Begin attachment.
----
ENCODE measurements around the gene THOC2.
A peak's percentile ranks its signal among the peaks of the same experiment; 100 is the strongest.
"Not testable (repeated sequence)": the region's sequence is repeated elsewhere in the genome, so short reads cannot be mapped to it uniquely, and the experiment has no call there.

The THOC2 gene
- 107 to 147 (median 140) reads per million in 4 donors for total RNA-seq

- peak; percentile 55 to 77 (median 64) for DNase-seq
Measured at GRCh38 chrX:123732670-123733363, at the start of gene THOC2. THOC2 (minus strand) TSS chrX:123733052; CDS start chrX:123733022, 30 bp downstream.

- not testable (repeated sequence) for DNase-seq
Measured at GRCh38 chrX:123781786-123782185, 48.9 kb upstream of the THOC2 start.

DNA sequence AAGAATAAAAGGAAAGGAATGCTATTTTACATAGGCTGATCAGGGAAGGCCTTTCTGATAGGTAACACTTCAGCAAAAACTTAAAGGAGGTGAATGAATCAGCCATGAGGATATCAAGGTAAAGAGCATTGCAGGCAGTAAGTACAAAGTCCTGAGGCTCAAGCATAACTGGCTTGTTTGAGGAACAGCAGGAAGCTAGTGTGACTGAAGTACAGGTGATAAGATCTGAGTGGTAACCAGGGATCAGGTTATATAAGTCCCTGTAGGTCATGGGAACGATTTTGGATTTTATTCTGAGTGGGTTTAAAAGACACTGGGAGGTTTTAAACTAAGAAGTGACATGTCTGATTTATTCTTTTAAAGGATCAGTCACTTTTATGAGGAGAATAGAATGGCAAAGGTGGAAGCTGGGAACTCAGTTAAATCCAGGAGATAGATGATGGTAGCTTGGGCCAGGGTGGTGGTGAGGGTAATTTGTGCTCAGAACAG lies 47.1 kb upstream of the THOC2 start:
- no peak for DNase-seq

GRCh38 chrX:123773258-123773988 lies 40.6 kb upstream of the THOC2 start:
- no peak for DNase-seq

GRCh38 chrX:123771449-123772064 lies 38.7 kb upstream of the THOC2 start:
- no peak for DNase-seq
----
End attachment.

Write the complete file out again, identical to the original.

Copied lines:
ENCODE measurements around the gene THOC2.
A peak's percentile ranks its signal among the peaks of the same experiment; 100 is the strongest.
"Not testable (repeated sequence)": the region's sequence is repeated elsewhere in the genome, so short reads cannot be mapped to it uniquely, and the experiment has no call there.

The THOC2 gene
- 107 to 147 (median 140) reads per million in 4 donors for total RNA-seq

- peak; percentile 55 to 77 (median 64) for DNase-seq
Measured at GRCh38 chrX:123732670-123733363, at the start of gene THOC2. THOC2 (minus strand) TSS chrX:123733052; CDS start chrX:123733022, 30 bp downstream.

- not testable (repeated sequence) for DNase-seq
Measured at GRCh38 chrX:123781786-123782185, 48.9 kb upstream of the THOC2 start.

DNA sequence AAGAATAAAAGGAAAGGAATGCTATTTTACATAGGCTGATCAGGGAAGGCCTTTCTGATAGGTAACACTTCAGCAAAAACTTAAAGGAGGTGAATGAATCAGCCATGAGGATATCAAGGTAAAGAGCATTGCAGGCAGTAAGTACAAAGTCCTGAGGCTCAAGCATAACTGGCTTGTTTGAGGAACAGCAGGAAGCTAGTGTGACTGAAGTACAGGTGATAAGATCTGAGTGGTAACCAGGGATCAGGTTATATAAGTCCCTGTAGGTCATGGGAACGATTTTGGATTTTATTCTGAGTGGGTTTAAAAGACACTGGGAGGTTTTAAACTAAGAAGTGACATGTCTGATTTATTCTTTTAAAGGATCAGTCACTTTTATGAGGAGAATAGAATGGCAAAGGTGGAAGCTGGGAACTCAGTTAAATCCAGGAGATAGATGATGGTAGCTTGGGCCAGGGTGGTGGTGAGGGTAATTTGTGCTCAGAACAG lies 47.1 kb upstream of the THOC2 start:
- no peak for DNase-seq

GRCh38 chrX:123773258-123773988 lies 40.6 kb upstream of the THOC2 start:
- no peak for DNase-seq

GRCh38 chrX:123771449-123772064 lies 38.7 kb upstream of the THOC2 start:
- no peak for DNase-seq